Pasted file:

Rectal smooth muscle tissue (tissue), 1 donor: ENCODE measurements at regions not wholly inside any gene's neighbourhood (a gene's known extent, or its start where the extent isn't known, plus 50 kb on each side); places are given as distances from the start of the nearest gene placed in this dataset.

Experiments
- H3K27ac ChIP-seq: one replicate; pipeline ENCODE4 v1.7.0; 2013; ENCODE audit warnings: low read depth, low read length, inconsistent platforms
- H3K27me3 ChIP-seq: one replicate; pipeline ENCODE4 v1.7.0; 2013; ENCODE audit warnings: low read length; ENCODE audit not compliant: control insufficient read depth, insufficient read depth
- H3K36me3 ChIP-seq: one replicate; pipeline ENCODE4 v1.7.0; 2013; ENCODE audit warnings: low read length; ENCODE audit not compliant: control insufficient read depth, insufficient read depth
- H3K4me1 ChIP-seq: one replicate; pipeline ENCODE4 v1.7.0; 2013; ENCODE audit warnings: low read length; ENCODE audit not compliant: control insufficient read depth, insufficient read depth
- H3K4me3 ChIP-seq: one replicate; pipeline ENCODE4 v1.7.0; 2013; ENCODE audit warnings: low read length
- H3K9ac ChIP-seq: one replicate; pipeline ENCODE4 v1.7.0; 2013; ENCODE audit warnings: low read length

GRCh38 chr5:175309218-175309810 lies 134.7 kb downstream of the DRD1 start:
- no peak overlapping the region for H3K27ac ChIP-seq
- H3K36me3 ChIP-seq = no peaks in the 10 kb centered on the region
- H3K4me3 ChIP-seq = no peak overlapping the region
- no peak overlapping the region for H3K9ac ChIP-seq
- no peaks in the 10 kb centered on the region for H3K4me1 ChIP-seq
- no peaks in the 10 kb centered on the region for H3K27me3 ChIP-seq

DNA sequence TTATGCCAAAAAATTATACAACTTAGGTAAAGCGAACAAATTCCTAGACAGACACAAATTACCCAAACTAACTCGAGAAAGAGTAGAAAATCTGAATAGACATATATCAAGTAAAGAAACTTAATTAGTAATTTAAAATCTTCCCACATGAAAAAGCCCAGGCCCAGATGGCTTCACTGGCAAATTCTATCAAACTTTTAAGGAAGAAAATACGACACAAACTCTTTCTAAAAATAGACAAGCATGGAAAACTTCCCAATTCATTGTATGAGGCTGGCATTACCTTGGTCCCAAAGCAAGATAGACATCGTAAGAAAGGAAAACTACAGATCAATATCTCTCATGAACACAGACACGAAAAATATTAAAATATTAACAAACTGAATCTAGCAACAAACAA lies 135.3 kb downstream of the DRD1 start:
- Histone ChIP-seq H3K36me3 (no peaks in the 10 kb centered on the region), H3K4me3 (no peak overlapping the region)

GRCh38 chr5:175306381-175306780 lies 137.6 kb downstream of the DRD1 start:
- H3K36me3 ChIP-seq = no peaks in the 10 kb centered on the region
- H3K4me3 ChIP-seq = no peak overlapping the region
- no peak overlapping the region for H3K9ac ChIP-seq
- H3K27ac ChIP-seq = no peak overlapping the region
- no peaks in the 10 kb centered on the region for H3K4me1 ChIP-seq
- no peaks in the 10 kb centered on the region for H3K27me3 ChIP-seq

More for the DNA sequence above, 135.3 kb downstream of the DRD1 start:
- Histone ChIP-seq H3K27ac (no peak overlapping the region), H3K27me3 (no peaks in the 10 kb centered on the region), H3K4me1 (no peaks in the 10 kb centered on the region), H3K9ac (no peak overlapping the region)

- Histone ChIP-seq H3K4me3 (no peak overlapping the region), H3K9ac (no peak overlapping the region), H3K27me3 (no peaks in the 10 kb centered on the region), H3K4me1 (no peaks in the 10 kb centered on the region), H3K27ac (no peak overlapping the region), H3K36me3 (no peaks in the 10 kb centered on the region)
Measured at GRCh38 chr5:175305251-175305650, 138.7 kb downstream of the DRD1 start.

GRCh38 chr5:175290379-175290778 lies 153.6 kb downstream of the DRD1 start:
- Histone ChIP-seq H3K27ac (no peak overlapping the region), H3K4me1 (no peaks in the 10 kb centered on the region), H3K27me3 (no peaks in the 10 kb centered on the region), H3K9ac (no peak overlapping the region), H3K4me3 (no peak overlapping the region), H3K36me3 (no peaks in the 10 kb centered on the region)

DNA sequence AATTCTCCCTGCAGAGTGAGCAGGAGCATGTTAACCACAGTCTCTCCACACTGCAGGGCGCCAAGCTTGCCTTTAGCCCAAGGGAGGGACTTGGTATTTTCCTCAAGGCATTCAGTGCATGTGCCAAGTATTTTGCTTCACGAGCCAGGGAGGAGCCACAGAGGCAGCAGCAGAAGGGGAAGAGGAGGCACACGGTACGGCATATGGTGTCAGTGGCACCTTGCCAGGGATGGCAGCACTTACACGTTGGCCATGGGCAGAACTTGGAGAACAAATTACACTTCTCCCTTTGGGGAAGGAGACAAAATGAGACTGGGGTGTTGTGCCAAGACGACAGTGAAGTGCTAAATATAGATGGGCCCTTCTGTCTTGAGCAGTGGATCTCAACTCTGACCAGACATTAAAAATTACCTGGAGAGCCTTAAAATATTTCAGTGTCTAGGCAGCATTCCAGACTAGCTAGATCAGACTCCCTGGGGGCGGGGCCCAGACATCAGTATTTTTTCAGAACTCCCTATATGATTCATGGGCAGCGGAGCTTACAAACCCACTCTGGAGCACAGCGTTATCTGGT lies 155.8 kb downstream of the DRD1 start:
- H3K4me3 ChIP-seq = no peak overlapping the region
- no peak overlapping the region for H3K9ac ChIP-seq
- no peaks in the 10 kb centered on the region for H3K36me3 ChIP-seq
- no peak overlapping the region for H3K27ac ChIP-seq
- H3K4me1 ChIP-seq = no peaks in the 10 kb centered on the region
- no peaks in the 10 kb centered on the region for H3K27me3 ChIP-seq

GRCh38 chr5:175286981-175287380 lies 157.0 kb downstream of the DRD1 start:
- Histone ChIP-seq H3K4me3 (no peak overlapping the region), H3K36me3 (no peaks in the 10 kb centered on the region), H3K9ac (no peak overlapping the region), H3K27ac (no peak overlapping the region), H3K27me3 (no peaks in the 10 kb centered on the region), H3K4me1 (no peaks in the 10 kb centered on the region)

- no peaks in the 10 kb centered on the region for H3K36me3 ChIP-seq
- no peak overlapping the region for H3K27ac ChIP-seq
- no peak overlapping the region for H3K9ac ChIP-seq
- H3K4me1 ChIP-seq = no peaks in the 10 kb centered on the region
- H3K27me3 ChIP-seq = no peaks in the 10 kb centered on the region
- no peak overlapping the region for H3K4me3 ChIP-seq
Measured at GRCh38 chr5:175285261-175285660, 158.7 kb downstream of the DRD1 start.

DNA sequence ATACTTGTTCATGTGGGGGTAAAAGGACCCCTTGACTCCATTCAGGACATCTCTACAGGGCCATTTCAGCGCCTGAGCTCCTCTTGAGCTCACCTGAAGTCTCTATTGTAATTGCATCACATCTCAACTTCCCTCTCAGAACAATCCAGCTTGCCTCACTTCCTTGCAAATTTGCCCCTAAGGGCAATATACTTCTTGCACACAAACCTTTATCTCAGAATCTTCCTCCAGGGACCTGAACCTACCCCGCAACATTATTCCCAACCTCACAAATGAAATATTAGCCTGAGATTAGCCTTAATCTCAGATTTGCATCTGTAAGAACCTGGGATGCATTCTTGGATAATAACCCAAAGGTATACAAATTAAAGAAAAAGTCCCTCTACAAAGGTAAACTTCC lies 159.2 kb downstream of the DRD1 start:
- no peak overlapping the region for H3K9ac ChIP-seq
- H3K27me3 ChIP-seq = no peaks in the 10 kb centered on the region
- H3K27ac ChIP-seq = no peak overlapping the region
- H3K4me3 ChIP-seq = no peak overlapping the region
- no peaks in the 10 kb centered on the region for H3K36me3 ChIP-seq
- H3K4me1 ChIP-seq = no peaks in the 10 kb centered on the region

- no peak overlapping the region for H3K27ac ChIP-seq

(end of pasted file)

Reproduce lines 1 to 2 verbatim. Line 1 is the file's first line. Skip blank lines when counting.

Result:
Rectal smooth muscle tissue (tissue), 1 donor: ENCODE measurements at regions not wholly inside any gene's neighbourhood (a gene's known extent, or its start where the extent isn't known, plus 50 kb on each side); places are given as distances from the start of the nearest gene placed in this dataset.

Experiments